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Headwinds Could Force a Breather for Bulls

By  +Follow June 13, 2014 12:24PM
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STOCK MARKET PULLBACK, correction in stocks, bull market ending, apple stock split, energy stocks iraq, oil stocks iraqThe sell in May period started off stronger than expected, but growing uncertainty in the market could push stocks lower as investors may look to take profits ahead of further vulnerability. In this week's interview with Toni Turner of TrendStar Trading Group, we discuss the prospects of a pullback and areas to watch during the growing tension in the geopolitical realm.

EQ: The broader market had been enjoying a nice run higher over the past month, but has since cooled off. Should we expect an extended breather here?

Turner: We’ve been talking about a breather for a long time, and it appears as though it may finally be here. If we look at geopolitical events, the market has not had any headwinds over the last few months. Now with Iraq and the Middle East once again in the news, oil prices involved, combined with rising interest rates looming on the horizon and second quarter earnings season starting next month, I believe the market might take  these uncertainties and use them as a good time to take some profits off the table.

EQ: One stock that was enjoying the run-up was Apple (AAPL) , whose stock split took effect this week. The stock is up over 25 percent since the announcement was made in late April. The 7-1 split was assumed to have a psychological effect on traders to push it to $100 a share post-split. Do you see that playing out?

Turner: I know that Apple was scheduled by its stockholders to go to $100 post-split. For a number of reasons, that event may be put on hold at the present by even bigger world players than Apple, meaning geopolitical events.

On a split-adjusted basis, Apple touched $100 in October 2012, and it may fulfill the market’s wish of touching that big number again, but I suspect that it may have to absorb some of the fear now arising over the unrest in Iraq and the Middle East before that happens.

Technically speaking, Apple experienced a failed breakout this past Tuesday. It broke out to $95 and change and is now pulling back. Its last move up was at a very steep angle and even the mighty Apple may have to give back some ground before it can start climbing again.

EQ: The iShares Russell 2000 (IWM) re-entered positive territory recently. We've talked about the weakness in the small-cap space in our recent interviews, but is this encouraging for bulls?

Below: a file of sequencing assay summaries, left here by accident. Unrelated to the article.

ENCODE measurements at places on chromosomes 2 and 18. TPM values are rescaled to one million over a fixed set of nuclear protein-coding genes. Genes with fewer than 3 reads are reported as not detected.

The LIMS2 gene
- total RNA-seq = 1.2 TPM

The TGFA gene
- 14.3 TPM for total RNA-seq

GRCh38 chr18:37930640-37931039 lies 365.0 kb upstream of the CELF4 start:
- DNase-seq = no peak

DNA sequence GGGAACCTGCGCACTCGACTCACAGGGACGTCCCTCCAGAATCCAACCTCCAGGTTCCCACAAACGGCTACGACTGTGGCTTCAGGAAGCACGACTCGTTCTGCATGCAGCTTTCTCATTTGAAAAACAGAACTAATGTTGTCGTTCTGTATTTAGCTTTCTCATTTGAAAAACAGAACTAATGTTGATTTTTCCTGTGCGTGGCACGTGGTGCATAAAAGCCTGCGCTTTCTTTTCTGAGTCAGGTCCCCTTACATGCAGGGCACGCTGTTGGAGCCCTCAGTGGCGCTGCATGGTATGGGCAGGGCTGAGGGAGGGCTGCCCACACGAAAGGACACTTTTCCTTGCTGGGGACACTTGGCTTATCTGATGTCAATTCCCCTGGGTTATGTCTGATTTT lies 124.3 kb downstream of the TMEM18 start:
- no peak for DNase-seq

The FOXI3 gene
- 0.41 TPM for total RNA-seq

Turner: This is absolutely encouraging to bulls, but in its recent pop, I saw a lot of short covering involved. That was very evident.

With that said, it is once again trading above its 50 and 200-day moving averages. I’ll be interested to see if it can hold above $112 in the face of what’s going on and with low volume. If not, then we’re facing a negative scenario again.

EQ: With all this uncertainty in the market, what sectors or industry groups are you looking at right now?

Turner: Right now, as one could imagine, I’m watching energy, although most of those stocks and ETFs are overbought at the moment. We can look at the big ETFs like the Energy Select Sector SPDR ETF (XLE) , SPDR S&P Oil & Gas Exploration & Production ETF (XOP) , and iShares US Oil Equipment&Services (IEZ) , and look  for a pullback, with one eye on the news. .

Also, I’m watching the Guggenheim Solar (TAN) right now. We can usually count on solar stocks moving higher when it appears that oil stocks and the energy stocks  gain traction. So solar usually is a me-too play.

EQ: Are you using the Utilities Select Sector SPDR ETF (XLU) as your fear gauge during this time?

Turner: The XLU came down very definitely as the market was rising. In the last run up, Utilities stocks were not glamorous enough for the broader market, and with the prospect of rising interest rates, that always takes some of the mojo for Utilities stocks away.

Now, however, they could become attractive again if this uncertainty continues.

 

DISCLOSURE: The views and opinions expressed in this article are those of the authors, and do not represent the views of equities.com. Readers should not consider statements made by the author as formal recommendations and should consult their financial advisor before making any investment decisions.


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By  +Follow June 13, 2014 12:24PM
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